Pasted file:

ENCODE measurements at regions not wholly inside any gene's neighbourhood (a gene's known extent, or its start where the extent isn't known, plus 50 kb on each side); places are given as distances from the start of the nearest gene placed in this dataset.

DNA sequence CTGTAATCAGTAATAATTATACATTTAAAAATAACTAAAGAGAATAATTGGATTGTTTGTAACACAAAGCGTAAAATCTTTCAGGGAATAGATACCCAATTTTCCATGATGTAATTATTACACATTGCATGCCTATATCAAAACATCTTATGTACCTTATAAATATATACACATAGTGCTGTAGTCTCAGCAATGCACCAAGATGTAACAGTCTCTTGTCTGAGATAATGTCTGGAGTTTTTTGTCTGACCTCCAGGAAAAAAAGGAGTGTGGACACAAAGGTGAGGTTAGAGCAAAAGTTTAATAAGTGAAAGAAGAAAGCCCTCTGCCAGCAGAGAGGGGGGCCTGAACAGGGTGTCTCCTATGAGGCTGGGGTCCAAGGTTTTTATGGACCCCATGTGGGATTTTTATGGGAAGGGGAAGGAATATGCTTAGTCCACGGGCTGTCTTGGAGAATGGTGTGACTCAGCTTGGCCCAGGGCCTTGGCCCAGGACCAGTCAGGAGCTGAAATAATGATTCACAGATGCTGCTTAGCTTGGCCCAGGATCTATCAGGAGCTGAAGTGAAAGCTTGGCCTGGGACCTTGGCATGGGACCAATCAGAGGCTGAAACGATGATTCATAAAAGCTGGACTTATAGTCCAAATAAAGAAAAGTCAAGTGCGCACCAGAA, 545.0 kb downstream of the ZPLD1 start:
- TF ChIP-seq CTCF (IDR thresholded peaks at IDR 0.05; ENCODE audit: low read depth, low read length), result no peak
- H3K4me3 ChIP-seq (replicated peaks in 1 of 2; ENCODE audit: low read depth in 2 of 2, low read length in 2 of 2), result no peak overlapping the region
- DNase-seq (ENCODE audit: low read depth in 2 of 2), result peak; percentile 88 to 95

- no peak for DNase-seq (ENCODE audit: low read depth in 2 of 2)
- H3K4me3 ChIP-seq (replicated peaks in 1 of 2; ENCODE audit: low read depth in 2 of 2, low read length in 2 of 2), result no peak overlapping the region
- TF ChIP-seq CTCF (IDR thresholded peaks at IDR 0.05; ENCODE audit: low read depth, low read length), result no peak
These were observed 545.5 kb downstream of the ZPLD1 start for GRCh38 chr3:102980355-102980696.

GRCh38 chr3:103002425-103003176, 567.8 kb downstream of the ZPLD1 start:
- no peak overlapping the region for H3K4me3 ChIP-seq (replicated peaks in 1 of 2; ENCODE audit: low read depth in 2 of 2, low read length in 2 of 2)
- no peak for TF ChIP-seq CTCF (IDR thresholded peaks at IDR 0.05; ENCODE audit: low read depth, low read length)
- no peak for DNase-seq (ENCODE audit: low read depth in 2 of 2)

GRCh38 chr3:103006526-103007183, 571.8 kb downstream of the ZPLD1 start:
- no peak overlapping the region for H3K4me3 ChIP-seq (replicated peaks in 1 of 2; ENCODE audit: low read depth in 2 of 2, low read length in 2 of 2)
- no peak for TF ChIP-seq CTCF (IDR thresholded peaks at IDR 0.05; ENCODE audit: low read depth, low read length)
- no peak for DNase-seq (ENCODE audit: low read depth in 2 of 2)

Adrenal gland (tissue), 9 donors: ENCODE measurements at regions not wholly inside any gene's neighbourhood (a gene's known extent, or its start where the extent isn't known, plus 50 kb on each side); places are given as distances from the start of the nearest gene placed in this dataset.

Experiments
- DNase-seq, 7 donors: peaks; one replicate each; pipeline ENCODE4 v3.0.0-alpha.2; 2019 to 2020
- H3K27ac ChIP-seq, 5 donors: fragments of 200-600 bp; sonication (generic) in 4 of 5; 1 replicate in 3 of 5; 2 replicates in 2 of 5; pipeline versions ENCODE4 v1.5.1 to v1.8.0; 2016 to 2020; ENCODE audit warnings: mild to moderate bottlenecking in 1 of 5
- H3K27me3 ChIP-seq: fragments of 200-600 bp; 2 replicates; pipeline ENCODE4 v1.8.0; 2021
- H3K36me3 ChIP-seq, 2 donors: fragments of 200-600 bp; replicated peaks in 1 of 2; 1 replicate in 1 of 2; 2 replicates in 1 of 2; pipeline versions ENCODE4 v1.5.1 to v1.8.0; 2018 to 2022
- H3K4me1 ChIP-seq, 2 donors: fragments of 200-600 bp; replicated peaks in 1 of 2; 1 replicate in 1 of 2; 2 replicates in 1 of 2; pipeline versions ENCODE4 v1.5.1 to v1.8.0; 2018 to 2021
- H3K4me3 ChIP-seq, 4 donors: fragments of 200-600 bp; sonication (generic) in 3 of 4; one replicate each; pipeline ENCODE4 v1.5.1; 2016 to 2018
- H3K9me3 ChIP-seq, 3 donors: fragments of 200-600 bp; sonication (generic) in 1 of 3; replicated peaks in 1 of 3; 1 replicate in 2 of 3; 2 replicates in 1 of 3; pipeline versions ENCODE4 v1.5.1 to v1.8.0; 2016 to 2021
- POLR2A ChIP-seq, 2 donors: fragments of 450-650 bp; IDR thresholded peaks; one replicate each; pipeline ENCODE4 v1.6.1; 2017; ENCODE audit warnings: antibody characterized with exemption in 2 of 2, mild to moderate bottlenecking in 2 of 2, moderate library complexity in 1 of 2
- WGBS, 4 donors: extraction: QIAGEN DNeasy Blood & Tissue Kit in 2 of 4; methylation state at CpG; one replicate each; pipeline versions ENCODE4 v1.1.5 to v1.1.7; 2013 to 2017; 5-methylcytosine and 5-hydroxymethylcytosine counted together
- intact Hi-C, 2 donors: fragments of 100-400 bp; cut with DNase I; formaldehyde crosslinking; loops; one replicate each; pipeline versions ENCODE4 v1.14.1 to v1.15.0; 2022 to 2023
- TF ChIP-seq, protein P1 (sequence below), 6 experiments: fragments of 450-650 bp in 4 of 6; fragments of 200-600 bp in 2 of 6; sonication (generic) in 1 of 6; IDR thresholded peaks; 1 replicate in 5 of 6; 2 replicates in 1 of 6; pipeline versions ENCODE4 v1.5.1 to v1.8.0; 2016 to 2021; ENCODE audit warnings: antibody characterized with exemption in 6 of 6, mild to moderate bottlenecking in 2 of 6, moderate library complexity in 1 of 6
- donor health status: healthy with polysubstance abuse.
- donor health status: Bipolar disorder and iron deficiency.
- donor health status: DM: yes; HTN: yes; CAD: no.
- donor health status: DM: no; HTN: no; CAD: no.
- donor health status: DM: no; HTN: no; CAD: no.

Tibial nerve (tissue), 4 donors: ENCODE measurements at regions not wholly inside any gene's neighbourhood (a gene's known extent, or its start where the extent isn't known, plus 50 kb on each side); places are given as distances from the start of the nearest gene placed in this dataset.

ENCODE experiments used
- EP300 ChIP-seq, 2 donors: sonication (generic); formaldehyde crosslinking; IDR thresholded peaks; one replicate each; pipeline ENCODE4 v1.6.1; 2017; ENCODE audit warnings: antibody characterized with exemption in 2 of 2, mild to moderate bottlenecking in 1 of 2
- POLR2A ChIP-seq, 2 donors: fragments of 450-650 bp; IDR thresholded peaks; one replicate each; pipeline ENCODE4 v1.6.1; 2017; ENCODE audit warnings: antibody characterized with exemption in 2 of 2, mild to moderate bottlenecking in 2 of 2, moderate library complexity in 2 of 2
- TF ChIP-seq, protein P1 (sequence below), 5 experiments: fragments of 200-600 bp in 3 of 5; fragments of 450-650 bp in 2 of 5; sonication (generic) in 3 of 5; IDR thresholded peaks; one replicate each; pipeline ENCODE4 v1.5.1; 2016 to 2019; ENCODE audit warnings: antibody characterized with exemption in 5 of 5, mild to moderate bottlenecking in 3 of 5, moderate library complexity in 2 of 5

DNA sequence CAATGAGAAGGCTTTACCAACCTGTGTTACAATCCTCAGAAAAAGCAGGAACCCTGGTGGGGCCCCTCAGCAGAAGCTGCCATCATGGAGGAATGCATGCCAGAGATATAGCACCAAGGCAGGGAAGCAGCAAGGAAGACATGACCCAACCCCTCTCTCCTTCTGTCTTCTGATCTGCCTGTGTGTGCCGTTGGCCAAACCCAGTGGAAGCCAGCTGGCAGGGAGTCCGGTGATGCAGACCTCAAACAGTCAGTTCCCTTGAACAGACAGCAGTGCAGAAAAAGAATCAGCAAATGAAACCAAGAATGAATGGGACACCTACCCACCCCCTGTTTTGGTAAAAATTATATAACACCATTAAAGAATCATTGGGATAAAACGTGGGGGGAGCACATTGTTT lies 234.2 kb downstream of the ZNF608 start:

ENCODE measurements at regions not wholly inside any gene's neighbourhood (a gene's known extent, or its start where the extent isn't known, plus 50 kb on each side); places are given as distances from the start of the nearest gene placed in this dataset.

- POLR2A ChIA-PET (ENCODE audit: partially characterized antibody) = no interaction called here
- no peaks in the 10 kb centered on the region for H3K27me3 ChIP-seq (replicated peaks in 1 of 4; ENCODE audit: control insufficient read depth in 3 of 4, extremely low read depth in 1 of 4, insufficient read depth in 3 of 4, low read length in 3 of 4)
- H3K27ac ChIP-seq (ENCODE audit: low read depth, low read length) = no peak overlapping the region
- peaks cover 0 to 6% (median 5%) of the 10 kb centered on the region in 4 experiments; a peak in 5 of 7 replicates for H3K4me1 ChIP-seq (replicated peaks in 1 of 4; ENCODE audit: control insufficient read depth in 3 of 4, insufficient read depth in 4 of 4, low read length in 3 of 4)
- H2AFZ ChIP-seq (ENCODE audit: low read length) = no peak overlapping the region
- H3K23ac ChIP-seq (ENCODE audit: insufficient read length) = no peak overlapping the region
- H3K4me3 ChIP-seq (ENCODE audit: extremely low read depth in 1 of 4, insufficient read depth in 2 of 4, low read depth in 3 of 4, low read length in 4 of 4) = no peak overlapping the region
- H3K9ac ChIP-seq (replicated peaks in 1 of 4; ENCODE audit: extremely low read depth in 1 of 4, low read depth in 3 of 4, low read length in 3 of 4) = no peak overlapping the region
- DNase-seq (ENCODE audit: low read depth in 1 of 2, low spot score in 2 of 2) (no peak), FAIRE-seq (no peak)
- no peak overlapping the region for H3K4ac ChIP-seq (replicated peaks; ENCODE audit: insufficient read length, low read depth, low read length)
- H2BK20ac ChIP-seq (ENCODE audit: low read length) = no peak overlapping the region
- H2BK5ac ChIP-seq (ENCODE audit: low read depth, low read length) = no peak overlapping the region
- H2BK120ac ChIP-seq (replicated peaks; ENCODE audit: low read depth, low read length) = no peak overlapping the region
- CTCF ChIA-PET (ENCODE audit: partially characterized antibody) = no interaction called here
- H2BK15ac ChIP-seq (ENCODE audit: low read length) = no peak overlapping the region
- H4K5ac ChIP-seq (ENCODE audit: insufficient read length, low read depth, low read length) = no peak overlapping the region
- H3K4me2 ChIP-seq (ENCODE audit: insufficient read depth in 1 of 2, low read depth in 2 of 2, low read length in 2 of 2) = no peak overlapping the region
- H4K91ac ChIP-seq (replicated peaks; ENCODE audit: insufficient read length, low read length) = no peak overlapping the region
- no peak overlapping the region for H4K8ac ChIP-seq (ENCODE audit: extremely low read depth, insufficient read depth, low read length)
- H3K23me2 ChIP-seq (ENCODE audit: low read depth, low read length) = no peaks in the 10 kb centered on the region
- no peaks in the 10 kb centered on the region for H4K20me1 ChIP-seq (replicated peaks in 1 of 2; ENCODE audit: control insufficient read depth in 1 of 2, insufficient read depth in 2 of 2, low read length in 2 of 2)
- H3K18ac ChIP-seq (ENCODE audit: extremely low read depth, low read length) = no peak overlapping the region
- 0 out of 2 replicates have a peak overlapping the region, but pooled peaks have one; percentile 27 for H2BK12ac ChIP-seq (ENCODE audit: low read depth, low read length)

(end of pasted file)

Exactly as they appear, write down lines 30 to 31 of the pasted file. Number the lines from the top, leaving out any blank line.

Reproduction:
- TF ChIP-seq, protein P1 (sequence below), 6 experiments: fragments of 450-650 bp in 4 of 6; fragments of 200-600 bp in 2 of 6; sonication (generic) in 1 of 6; IDR thresholded peaks; 1 replicate in 5 of 6; 2 replicates in 1 of 6; pipeline versions ENCODE4 v1.5.1 to v1.8.0; 2016 to 2021; ENCODE audit warnings: antibody characterized with exemption in 6 of 6, mild to moderate bottlenecking in 2 of 6, moderate library complexity in 1 of 6
- donor health status: healthy with polysubstance abuse.